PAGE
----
Friday, 28 November 2008

Lemon Verbena - Thank the Spanish For That

Lemon Verbena - Thank the Spanish For ThatI must admit I've never had the pleasure of growing Lemon Verbena, but I have seen it in other peoples' gardens and have been quite fascinated with the distinctive lemon characteristics that the leaves present. So when I came across the herbs picture on the web, I recognised it straight away and remembered the scent it gave out on my hand after stroking the tough leaves.

Lemon verbena or sometime called Lemon bee brush is a deciduous perennial shrub originating from South America typically, Argentina, Paraguay, Brazil, Uruguay, Chile, and Peru. The Spanish brought it into Europe during the 17th century. It can grow up to around 3 metres high and sends out a powerful lemony scent. The herb has light green leaves that are lance-shaped. It blooms tiny flowers of lavender or white thatm show themsleves during the months of August or September.

The leaves are the main source of the lemon having a wonderful lemony scent and flavour accompaniment. The leaves are rough textured so they are usually processed or very finely chopped. The other process is to make an infusion in oil, vinegar or water turning out a flavoured sauce for ice cream and jellies. Lemon verbena is used extensively in fish and poultry dishes along with vegetable marinades, salad dressings, jams, puddings including sorbet and other beverages sorbet.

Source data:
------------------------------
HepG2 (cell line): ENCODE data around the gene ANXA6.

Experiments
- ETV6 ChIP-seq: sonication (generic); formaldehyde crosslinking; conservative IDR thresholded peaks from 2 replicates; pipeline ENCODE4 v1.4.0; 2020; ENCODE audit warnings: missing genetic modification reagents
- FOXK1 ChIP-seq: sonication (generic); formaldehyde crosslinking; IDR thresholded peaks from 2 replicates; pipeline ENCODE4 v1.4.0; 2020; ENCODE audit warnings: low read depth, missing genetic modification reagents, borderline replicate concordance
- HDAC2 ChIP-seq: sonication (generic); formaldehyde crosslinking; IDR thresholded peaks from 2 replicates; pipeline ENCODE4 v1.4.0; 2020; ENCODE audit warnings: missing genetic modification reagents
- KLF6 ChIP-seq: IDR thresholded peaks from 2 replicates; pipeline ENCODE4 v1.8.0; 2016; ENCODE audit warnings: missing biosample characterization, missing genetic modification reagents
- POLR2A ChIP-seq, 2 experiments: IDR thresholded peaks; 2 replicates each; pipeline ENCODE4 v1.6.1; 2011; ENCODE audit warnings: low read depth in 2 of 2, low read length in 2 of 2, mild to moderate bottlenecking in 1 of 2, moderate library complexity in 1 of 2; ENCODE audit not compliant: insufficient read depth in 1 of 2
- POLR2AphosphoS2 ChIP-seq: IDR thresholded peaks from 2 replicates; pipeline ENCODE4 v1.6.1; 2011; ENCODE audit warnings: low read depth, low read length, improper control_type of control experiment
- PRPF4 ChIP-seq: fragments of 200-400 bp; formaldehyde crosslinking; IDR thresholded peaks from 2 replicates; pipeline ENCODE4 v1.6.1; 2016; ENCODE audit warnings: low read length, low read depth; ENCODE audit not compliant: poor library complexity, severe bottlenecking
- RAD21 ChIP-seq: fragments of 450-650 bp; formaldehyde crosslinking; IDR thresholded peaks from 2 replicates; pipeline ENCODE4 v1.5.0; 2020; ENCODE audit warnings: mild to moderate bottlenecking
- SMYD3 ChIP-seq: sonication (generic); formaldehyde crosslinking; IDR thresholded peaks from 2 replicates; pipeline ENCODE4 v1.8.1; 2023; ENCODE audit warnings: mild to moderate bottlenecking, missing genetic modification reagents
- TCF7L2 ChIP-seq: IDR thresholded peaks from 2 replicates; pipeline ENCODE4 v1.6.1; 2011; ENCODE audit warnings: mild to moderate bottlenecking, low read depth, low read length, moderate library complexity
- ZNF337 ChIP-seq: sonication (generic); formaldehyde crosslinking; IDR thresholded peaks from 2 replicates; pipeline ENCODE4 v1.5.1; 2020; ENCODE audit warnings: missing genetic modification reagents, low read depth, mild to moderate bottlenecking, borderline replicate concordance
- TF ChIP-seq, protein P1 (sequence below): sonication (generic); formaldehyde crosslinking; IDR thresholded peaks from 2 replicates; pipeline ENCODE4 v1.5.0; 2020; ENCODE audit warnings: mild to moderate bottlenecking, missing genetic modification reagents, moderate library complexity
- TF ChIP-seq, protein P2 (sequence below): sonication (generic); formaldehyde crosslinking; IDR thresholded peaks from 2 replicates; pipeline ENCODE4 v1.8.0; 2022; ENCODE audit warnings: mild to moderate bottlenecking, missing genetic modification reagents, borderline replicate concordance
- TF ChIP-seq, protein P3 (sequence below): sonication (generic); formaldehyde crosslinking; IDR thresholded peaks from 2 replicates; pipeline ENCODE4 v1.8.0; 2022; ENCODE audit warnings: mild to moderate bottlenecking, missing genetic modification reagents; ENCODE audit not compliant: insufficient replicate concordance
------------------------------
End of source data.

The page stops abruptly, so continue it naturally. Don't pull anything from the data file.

Like many herbs tea can be made from the leaves. This particular herb is popular in France known locally as ’tisane de vervain’. Lemon verbena tea recipe is really quite easy and economical to make. Just put three leaves in a cup, pour over very hot, but not boiling water. Steep for five minutes and drink. It's that easy. As an alternative it can be served cold in summer.

In addition to the food enhancing it contributes to, it is used in the treatment Candida (a yeast overgrowth) as it has properties that eliminate the fungus.

Lemon Verbena - Thank the Spanish For ThatIt is said that to culture Lemon verbena it is best grown in a pot. It doesn't like frost and will need protection in winter, which is why the pot option is best. However, whenever I have seen it in gardens it is planted permanently outside and covered with netting in the winter.

Established plants can be bought from larger garden centres although the cheaper option and in my option the more exciting and rewarding option is to grow it your own from cuttings. You can do this right the way through from the softwood in the spring to the hardwood in early autumn. As with most wood cuttings for propagation, simple secure the cutting(s) into a mix of compost and grit and transfer into larger pots once they’ve got roots.

In my research I found out that the American series of 'In the Little House on the Prairie’ that I used to watch in the U.K,. In one episode, one of the characters dons the scent of lemon verbena.

One final tip I found that I found rather novel, was to crush a few leaves and put then them into the bag of your vacuum cleaner. A clean fresh lemon fragrance is the reward you get after the vacuuming is done!

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